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Old 06-03-2009, 12:00 AM
 
1 posts, read 2,199 times
Reputation: 10

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I just got a job offer from IUE in Richmond, IN and decided to accept the offer for the next school year. I honestly don't think it would be a good idea for my mental and emotional well-being to live in Richmond, so I think I will live in Dayton and commute.

Is there a good website to search for housing? What would the best neighborhood be if I'm looking for more of an urban surrounding with good food, good grocery stores, cafes, bars, lounges, parks, and all that Dayton has to offer? Around Webster Station and Oregon?

I am looking for a two-bedroom loft type of a place or a house so I can use one of the rooms as my painting studio. Any suggestions?
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Old 06-03-2009, 02:47 PM
 
Location: Downtown Dayton, Ohio
116 posts, read 333,455 times
Reputation: 72
Hi annbkim - welcome to Dayton! Though I hope you haven't been watching the news as we've just learned that our largest corporation NCR is leaving Dayton after 125 years... morale is down quite a bit around here these days.

But life goes on, and while I have nothing personal against Richmond I obviously understand your desire to live in the city. Your commute will be a bit long distance wise but little to no traffic, especially compared to Cinci.

Based on your criteria I'd recommend one of the apartments on Fifth Street in the Oregon District. This is also the entertainment district and there is nowhere in the entire region with more places to eat and drink within walking distance. However, there is no grocery store within walking distance, but if you're willing to drive to Richmond everyday then I guess driving to the grocery store shouldn't be a problem.

There are a few landlords on Fifth Street and the apartments are above the bars, stores and restaurants. They tend to be relatively unknown but those I've been in are actually quite nice and the people I've known that have lived there were happy there. Unfortunately there is not a website that lists them all that I'm aware of, but I can connect you if you contact me directly (private message?)

Good luck!
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Old 06-03-2009, 03:15 PM
 
Location: Dayton, OH
1,225 posts, read 3,880,559 times
Reputation: 525
^
Richmond has a very progressive private college, Earlham. The town itself is a small industrial city, but actually in better shape than most. The "Rose City" has a sort of tongue-in-cheek fame as home to RV dealer Tom Raper, who adverstises extensively across this part of the Midwest. The countryside around Richmond, more to the north & west, is interesting as its one of the few rural Quaker areas oustide of Pennsylvania....

I did know people who commuted to work from Richmond, and its in the Dayton media market. So somewhat part of the region even if its across the state line.

Quote:
I am looking for a two-bedroom loft type of a place or a house so I can use one of the rooms as my painting studio. Any suggestions?
For Dayton, yes it would be downtown and the surrounding neighborhoods for you. You could probably find a big old Dayton house and use a room for studio real easy...probably cheaper or as much as you would rent a loft apartment downtown (they are more "apartment" than "loft" here).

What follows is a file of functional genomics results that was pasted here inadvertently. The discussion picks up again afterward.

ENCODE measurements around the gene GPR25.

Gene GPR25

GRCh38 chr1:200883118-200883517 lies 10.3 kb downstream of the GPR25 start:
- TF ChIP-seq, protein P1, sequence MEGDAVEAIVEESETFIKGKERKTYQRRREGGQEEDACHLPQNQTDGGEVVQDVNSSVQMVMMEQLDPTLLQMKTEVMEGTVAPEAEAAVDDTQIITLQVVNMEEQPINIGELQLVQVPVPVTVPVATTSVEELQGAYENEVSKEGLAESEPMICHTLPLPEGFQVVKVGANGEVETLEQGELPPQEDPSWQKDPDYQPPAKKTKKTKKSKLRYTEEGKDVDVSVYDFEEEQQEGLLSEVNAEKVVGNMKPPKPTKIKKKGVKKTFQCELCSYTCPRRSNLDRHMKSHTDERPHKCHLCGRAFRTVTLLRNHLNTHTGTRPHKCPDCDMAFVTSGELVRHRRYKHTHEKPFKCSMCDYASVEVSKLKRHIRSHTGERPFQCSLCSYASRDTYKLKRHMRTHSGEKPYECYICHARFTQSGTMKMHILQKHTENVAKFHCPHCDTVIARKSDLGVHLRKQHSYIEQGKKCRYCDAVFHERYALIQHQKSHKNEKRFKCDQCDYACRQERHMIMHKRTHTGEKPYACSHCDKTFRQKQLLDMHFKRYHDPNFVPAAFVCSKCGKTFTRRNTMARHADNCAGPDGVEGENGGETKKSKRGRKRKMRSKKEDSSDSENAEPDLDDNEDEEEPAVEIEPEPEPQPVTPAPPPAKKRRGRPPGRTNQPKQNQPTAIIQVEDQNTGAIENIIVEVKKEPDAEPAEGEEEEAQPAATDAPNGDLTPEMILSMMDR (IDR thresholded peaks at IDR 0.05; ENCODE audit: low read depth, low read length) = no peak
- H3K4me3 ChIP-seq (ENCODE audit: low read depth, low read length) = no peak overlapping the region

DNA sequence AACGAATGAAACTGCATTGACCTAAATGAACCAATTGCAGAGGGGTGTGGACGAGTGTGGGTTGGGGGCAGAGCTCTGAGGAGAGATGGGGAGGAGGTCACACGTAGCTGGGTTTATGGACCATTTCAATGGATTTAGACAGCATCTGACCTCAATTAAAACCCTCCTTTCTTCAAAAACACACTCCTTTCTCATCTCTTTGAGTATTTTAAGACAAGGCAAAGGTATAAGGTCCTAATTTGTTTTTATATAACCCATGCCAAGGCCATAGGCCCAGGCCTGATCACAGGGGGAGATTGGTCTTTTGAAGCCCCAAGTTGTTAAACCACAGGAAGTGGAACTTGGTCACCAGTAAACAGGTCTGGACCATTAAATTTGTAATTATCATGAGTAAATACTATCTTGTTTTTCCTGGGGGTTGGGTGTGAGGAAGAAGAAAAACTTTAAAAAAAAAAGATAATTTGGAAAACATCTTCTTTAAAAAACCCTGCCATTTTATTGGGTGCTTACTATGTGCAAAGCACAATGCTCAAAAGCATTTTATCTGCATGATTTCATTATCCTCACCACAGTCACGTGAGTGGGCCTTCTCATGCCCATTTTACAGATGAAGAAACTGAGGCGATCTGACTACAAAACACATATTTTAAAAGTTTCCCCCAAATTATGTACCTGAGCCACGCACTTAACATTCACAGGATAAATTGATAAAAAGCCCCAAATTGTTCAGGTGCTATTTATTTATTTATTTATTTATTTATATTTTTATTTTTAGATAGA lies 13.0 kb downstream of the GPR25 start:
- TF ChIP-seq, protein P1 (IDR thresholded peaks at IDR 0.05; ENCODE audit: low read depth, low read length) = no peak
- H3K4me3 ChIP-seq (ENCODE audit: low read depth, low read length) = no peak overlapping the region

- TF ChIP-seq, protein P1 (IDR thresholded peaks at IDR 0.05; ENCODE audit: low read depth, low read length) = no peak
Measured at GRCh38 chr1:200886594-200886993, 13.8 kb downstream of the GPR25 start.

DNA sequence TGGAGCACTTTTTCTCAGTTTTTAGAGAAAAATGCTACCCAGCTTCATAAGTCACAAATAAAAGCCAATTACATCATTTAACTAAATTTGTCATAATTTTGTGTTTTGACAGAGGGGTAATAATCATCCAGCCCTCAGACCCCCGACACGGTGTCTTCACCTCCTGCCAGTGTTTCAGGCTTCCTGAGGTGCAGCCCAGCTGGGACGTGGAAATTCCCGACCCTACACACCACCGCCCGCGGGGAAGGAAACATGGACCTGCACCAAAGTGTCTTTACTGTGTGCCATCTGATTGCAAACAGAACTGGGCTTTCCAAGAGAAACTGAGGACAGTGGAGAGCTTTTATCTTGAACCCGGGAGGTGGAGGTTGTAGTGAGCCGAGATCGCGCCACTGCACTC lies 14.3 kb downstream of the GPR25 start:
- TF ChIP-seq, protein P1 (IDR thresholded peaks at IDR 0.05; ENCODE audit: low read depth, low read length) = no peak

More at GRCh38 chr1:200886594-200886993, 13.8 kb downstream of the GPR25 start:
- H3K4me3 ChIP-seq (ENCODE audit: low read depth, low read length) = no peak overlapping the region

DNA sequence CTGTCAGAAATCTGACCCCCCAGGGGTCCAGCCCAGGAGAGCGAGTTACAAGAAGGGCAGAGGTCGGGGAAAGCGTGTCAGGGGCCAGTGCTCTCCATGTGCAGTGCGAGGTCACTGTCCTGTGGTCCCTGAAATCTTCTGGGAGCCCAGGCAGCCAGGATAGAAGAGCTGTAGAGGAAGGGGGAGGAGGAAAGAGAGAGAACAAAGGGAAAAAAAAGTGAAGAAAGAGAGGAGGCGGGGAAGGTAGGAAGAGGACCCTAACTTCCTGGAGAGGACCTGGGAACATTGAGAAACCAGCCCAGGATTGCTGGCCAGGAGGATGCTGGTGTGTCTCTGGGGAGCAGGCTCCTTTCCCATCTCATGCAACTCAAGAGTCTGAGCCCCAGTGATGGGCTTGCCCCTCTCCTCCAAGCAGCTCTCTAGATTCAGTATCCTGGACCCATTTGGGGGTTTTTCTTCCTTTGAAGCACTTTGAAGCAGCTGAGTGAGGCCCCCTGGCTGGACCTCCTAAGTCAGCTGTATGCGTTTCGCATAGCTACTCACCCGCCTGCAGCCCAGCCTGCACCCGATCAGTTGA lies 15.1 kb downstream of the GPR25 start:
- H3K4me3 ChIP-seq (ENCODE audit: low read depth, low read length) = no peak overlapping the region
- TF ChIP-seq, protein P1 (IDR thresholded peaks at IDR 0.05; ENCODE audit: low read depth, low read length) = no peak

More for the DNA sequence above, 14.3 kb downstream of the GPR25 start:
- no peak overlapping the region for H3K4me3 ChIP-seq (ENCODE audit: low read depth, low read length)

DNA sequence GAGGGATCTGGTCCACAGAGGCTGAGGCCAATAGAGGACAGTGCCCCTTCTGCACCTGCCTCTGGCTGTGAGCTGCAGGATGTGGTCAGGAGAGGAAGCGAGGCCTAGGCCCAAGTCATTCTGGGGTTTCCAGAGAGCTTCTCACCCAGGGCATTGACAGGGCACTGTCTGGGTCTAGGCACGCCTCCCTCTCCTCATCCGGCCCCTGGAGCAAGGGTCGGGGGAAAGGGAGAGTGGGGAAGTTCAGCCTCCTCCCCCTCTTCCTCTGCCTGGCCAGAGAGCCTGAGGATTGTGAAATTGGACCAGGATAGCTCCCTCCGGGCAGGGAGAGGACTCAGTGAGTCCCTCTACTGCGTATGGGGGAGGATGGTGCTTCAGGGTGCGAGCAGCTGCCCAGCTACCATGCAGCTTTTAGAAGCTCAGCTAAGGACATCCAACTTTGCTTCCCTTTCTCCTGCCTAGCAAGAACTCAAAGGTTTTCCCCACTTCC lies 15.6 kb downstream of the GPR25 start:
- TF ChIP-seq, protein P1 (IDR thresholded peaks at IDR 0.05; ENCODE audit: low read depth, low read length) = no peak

Neighborhoods to look in, beside the obvious choice of the Oregon, would be Saint Annes Hill, Huffman, South Park. Further out there are areas off Wayne Ave, like maybe Walnut Hills. Or to the east, like Linden Heights or even Twin Towers, which is iffy but has great old buildings.

Or you could find a similar place in Richmond or any of the country towns and villages in the area....embracing the concept that you are in the 'heart of the heart of the country' (as in William Gass' short story). Once of the nicer country villages is Centerville, just west of Richmond on the old National Road (US 40).

@@@

You asked about groceries. You will not find general-purpose "Safeway" style supermarket grocery stores close-in and neighborhood deli/groceries are nonexistant. You will have to drive to the suburbs for grocery shopping, execpt for a few convenience or Mexican/Latino places closer in.

For places to rent you might try the online want-ads from the Dayton Daily News or Craigslist.
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Old 06-03-2009, 04:44 PM
 
Location: Dayton OH
218 posts, read 328,476 times
Reputation: 408
Many Dayton neighborhoods have a grocery located in them. You do not have to go the suburbs for your shopping. There is a Super Walmart located about 3 miles from the Oregon District, a Krogers about a mile up the road, and a larger Krogers about 2 1/2 miles from there.
Good luck in your hunting, and looking forward to seeing some new talent in the area.
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Old 06-03-2009, 06:45 PM
 
Location: Dayton, OH
1,225 posts, read 3,880,559 times
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Quote:
There is a Super Walmart located about 3 miles from the Oregon District
...in suburbia, in Kettering.

Quote:
, a Krogers about a mile up the road
...which is closing.

Quote:
, and a larger Krogers about 2 1/2 miles from there
...on Smithville & US35. This would be the viable alternative for people living close in for weekly grocery shopping.

And Dorothy Lane Market in Oakwood, which is also close in.
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Old 06-04-2009, 07:37 AM
 
24 posts, read 60,967 times
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Hi annbkim, sounds like we're coming to Dayton around the same time for similar reasons and looking for similar amenities (I've got a Visiting Professor art history position and for that matter lived in the Bay Area for 19 years). So... if you haven't already, you might want to look at all the helpful suggestions people have given for my own query on the forum.